As expected, a
San Francisco gathering saw Apple chief Steve Jobs introduce the Rokr, a Motorola phone that will hold about 100 songs, similar to Apple's iPod Shuffle. And as with the Shuffle, songs must be loaded from a PC -- scotching telcos' hopes of reaping revenue from wireless downloads.
The Rokr, which is silver with a color screen, is expected to be available Thursday for $250 with a two-year service contract at Cingular stores nationwide. Cingular, the nation's leading cell-phone service provider, is a joint venture of
A Cingular representative said the company isn't "exactly sitting on thousands of them, but hopefully we have enough to hit all the early adopters."
Gadget aficionados have grown eager in anticipation of the dream child offspring of the iconic iPod digital music player and the massively popular cell phone. A couple
early cancellations only helped to fuel the excitement.
If the device wins critical acclaim, Motorola could have a potential successor to its popular Razr phone. And even though Cingular will see little by way of music download sales, a hot phone could help the telco revive its subscriber growth performance during the holiday season.
But some observers see music phones as just another fancy phone that carriers have to help subsidize in order to win new customers. At best, the phones will help Cingular gain a bigger share of the youth market. At worst, Cingular will end up with another camera phone scenario.
Camera phones, while popular and a key incentive to get people to upgrade their old handsets, failed to deliver big new data service revenue from wireless picture swapping. Similarly, if the Rokr bypasses the new wireless networks by allowing people to load playlists from their PCs, users may never welcome a time when they have to pay more for songs delivered over the cellular network.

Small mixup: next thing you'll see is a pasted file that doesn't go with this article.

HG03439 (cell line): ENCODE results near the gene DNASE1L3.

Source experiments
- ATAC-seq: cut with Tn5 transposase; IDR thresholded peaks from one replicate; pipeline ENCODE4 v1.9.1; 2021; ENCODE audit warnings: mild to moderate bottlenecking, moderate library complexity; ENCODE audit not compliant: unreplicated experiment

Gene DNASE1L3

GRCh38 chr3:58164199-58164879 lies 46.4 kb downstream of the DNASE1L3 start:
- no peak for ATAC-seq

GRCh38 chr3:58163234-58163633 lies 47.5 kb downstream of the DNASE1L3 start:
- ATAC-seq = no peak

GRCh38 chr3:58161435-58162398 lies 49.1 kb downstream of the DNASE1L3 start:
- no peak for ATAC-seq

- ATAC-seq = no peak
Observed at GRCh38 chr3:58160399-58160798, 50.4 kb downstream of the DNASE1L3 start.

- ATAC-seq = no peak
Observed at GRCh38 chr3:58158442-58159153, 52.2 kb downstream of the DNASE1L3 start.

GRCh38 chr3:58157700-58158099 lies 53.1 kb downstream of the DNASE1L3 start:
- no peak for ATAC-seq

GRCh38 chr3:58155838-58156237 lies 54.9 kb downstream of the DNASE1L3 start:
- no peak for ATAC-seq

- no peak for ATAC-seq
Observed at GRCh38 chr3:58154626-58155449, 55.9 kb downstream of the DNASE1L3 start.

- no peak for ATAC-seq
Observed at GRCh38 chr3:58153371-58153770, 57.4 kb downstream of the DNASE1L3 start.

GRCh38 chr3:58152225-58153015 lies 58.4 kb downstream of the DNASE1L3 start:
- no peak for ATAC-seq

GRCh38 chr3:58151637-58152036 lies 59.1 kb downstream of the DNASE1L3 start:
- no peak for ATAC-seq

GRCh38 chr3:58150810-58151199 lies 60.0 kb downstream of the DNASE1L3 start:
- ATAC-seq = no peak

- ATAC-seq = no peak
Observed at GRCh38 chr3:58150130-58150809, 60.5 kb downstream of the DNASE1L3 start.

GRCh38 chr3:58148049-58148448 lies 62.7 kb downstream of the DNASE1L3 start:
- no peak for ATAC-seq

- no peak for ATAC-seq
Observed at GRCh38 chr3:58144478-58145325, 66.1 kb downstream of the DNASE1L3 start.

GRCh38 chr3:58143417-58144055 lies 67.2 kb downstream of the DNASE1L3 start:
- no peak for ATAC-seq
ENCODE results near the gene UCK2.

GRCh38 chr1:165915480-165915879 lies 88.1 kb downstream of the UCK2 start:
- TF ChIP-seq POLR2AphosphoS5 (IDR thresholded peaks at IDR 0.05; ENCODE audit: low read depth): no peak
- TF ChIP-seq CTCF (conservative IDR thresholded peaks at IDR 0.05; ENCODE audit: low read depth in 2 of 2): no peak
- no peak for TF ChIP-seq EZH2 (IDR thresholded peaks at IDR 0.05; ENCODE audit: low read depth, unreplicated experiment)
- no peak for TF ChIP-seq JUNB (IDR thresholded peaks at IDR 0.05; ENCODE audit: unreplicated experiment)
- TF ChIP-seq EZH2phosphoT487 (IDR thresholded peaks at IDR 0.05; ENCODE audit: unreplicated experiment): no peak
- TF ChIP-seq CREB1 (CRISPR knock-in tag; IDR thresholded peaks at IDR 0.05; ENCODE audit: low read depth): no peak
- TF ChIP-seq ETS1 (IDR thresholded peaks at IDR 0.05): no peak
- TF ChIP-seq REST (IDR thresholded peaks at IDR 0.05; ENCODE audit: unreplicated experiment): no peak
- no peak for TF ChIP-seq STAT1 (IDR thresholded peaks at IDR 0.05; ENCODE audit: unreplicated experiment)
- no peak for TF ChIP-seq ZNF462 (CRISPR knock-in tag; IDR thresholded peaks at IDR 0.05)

But industry insiders argue that so-called third-generation phones may offer some opportunities in impulse purchases of wireless music downloads, when users hear a song and immediately want to buy it.
Also, worries that Motorola and Apple would create an iPod killer vanished Thursday. The limited storage capacity and random play features fall far short of the 1,000-song selectable music capability Apple's iPod and other MP3 players offer.
None of the companies offered any details about battery life, which has been a concern since the power has to be shared between the music player and the phone. But addressing that issue at the San Francisco product unveiling, Cingular COO Ralph de la Vega said his battery meter still read full after nearly 24 hours of use, the consumer electronics blog
Apple's Jobs also introduced a flash-memory-based iPod called the nano that is thinner and more capacious than the iPod mini.